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  • Colleges nationwide struggle to meet enrollment goals as more young people forego a degree
  • Some responded by making offers of admission to students who had never officially applied.
  • The cost of a college education has led many young Americans to explore other options.

Just like raising wages to attract employees the universities are creative as they face their own shortages.

This could be good news for tens of thousands of prospects students who could be admitted to the 162 colleges according to a process allowing them to make offers without special request.

These colleges work with third parties to initiate or expand “direct admissions” programs, which allow schools to send offers of admission to students who have not gone through the traditional application process. Third parties include Common App, Concourse,, Sage Scholars, and the State of Minnesota.

Although the process may vary by program, it often involves a student registering on a website, providing biographical information, and entering their GPA and academic interests, a treat it can take as little as half an hour. Then they wait and if a school is interested, the student can be accepted without having to complete any additional application materials.

Crowdan online platform recently acquired by the education consultancy eBikeis a partner of at least 125 schools. Wise scholars and Minnesota work with 26 and 50 respectively, while the Common application and are each linked to at least 14 colleges.

George Mason, Loyola University New Orleans, Iona, and St. Thomas are among the schools already using direct admission to recruit students.

Although ultra-selective universities are less likely to adopt direct-entry programs, some institutions see opening the way for prospective students as a potential solution to their declining enrollment numbers.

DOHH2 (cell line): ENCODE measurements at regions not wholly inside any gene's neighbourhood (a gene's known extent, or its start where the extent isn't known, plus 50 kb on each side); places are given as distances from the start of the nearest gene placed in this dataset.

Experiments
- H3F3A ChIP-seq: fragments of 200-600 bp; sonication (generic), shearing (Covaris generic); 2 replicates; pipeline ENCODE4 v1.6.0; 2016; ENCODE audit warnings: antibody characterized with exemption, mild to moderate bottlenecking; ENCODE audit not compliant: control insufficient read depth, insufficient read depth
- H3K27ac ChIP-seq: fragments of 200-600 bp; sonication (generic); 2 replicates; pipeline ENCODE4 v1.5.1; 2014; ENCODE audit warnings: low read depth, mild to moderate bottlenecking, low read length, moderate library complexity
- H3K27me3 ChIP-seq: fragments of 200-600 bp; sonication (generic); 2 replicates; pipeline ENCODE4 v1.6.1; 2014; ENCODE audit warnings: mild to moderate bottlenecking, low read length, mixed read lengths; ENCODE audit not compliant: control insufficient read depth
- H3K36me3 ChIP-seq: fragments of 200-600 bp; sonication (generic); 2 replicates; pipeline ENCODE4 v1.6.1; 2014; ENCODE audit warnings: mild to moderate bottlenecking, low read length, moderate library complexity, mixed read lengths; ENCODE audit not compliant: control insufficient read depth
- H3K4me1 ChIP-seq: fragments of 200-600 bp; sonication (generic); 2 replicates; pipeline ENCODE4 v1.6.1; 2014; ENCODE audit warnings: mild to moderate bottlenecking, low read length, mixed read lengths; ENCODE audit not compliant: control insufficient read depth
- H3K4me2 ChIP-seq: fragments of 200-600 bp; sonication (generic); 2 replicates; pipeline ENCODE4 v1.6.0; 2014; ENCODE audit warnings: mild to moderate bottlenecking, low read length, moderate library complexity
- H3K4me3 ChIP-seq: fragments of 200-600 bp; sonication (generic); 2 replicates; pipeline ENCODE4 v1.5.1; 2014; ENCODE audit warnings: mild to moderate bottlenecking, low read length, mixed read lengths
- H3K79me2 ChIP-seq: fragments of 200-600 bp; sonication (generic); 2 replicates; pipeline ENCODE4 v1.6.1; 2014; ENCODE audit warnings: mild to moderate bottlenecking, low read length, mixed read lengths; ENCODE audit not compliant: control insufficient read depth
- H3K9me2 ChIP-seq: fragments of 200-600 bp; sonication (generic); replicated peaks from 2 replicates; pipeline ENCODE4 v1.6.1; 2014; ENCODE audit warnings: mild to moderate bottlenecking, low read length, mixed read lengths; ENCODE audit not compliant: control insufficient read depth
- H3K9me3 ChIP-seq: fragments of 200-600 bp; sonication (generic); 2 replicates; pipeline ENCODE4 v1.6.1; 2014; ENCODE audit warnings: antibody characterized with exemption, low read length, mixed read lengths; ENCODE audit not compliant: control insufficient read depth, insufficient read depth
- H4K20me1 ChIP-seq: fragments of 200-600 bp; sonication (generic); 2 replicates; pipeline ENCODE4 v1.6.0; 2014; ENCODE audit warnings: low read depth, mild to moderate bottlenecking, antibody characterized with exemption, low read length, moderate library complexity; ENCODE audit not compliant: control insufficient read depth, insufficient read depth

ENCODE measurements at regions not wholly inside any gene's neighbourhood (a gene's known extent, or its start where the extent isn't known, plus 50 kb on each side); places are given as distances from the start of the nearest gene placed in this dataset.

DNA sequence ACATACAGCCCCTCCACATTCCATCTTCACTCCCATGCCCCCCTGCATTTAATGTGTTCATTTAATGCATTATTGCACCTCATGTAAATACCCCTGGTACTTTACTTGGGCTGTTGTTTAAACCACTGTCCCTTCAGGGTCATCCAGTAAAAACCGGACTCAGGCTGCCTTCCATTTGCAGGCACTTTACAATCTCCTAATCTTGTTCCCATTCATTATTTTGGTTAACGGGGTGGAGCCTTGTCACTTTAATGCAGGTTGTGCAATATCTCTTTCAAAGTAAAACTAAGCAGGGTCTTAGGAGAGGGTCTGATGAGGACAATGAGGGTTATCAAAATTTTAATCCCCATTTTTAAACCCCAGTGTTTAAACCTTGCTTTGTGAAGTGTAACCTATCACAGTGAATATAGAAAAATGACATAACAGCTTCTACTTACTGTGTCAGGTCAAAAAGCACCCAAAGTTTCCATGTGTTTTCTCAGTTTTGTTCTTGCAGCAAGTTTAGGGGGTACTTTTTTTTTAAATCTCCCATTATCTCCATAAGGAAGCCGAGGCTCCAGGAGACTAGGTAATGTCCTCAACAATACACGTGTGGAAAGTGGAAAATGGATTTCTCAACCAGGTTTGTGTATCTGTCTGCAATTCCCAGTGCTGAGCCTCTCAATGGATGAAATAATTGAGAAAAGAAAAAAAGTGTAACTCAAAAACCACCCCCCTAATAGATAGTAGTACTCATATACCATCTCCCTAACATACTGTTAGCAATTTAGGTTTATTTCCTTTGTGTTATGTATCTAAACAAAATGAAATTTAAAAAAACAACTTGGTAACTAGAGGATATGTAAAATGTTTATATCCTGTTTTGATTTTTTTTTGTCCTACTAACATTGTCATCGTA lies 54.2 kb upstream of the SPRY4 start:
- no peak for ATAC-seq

“There has to be a bit of a redistribution of power dynamics from college to families right now,” said Luke Skurman, CEO of Inc. Told The Wall Street Journal.

College enrollment has fallen more than 1% since last fall, according to a report from the National Student Clearinghouse. Since the start of the pandemic, registrations have decreased by 6.5%. That’s about 1.5 million fewer students to graduate. Nor is the decline a new trend – or a trend driven solely by the pandemic. About 3 million fewer Americans are enrolled in college compared to ten years ago

While the decline in enrollment over the past decade can be attributed to a decline in the college-age population – due to the decline birth-rate – there has also been scrutiny as to whether a college education is worth it. Adjusted for inflation in 2020 dollars, the price to attend a four-year college was around $10,000 in 1980 – in 2020 it was nearly $30,000. This increase has contributed to the significant student debt burdens that many graduates continue to carry with them.

While President Biden has proposed student debt the reforms could make the repayment process more manageable for some borrowers, tuition may prove to be too great a barrier for many potential students.

And the tuition bill will look even less attractive if young people continue to succeed through alternative paths.

In recent years, there have been record Jobs, many of them for jobs that don’t require degrees. And some employers wanting to attract workers have relaxed their requirements, making it even more careers accessible to non-graduates. Others have explored alternative forms of education such as business schoolscertifications and apprenticeships.

In addition to helping increase enrollment, direct entry advocates argue the process can expose young people to colleges — and lower tuition — that they may never have known existed. Many may still ultimately decide that college is not the path for them, but at least they will have a better idea, say these advocates, of their higher education options.